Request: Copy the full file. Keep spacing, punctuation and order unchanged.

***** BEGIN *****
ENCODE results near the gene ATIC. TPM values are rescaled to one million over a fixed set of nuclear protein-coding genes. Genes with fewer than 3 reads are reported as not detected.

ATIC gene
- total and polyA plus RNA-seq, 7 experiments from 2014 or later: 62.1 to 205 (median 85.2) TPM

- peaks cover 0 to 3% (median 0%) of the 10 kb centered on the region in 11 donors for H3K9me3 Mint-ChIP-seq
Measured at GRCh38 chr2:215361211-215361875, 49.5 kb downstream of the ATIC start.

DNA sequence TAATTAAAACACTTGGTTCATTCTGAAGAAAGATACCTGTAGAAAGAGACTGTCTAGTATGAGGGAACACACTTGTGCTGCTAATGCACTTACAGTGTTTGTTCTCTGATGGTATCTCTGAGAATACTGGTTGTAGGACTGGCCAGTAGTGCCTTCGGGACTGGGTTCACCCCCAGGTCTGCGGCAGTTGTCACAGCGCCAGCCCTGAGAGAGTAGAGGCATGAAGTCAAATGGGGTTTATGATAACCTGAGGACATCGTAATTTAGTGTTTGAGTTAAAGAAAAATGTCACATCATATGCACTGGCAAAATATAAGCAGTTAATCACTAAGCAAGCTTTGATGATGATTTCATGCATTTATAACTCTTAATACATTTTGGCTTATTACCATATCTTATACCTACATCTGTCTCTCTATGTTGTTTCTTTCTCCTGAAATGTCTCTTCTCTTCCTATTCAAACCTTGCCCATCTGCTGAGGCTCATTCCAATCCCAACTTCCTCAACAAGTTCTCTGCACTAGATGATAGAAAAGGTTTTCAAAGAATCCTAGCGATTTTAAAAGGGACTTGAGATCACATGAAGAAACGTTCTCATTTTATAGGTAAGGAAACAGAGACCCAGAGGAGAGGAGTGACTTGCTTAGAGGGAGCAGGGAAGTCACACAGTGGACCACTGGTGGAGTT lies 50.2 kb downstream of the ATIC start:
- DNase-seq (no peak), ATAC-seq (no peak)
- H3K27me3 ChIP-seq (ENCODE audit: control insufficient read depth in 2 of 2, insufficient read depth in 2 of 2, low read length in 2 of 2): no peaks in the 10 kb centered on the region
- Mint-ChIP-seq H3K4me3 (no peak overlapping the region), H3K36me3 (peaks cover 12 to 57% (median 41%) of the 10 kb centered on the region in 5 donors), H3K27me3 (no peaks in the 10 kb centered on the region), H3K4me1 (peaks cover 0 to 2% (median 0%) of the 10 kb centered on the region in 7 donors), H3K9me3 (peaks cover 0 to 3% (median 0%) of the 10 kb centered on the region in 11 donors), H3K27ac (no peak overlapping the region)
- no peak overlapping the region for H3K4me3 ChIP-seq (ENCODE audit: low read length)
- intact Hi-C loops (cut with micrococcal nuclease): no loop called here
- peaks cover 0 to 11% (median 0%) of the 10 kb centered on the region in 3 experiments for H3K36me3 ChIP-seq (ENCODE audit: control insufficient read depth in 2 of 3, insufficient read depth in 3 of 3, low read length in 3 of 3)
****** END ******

ENCODE results near the gene ATIC. TPM values are rescaled to one million over a fixed set of nuclear protein-coding genes. Genes with fewer than 3 reads are reported as not detected.

ATIC gene
- total and polyA plus RNA-seq, 7 experiments from 2014 or later: 62.1 to 205 (median 85.2) TPM

- peaks cover 0 to 3% (median 0%) of the 10 kb centered on the region in 11 donors for H3K9me3 Mint-ChIP-seq
Measured at GRCh38 chr2:215361211-215361875, 49.5 kb downstream of the ATIC start.

DNA sequence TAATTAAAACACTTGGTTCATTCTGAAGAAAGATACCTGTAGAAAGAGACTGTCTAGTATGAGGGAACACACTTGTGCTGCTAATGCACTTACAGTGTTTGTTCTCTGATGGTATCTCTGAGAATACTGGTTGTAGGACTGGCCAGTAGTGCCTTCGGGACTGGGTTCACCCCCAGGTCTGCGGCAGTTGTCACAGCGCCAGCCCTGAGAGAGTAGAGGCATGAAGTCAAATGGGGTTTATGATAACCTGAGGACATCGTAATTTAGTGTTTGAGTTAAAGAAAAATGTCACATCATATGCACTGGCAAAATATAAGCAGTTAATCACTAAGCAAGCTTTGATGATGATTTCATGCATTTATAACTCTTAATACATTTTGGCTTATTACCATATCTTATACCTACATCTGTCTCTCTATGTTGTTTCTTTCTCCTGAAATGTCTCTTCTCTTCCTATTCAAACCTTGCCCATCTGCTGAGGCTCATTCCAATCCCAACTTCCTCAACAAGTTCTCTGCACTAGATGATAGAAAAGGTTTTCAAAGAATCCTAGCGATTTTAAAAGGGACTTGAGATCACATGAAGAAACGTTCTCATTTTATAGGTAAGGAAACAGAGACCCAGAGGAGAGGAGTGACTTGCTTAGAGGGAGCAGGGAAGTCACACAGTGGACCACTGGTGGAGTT lies 50.2 kb downstream of the ATIC start:
- DNase-seq (no peak), ATAC-seq (no peak)
- H3K27me3 ChIP-seq (ENCODE audit: control insufficient read depth in 2 of 2, insufficient read depth in 2 of 2, low read length in 2 of 2): no peaks in the 10 kb centered on the region
- Mint-ChIP-seq H3K4me3 (no peak overlapping the region), H3K36me3 (peaks cover 12 to 57% (median 41%) of the 10 kb centered on the region in 5 donors), H3K27me3 (no peaks in the 10 kb centered on the region), H3K4me1 (peaks cover 0 to 2% (median 0%) of the 10 kb centered on the region in 7 donors), H3K9me3 (peaks cover 0 to 3% (median 0%) of the 10 kb centered on the region in 11 donors), H3K27ac (no peak overlapping the region)
- no peak overlapping the region for H3K4me3 ChIP-seq (ENCODE audit: low read length)
- intact Hi-C loops (cut with micrococcal nuclease): no loop called here
- peaks cover 0 to 11% (median 0%) of the 10 kb centered on the region in 3 experiments for H3K36me3 ChIP-seq (ENCODE audit: control insufficient read depth in 2 of 3, insufficient read depth in 3 of 3, low read length in 3 of 3)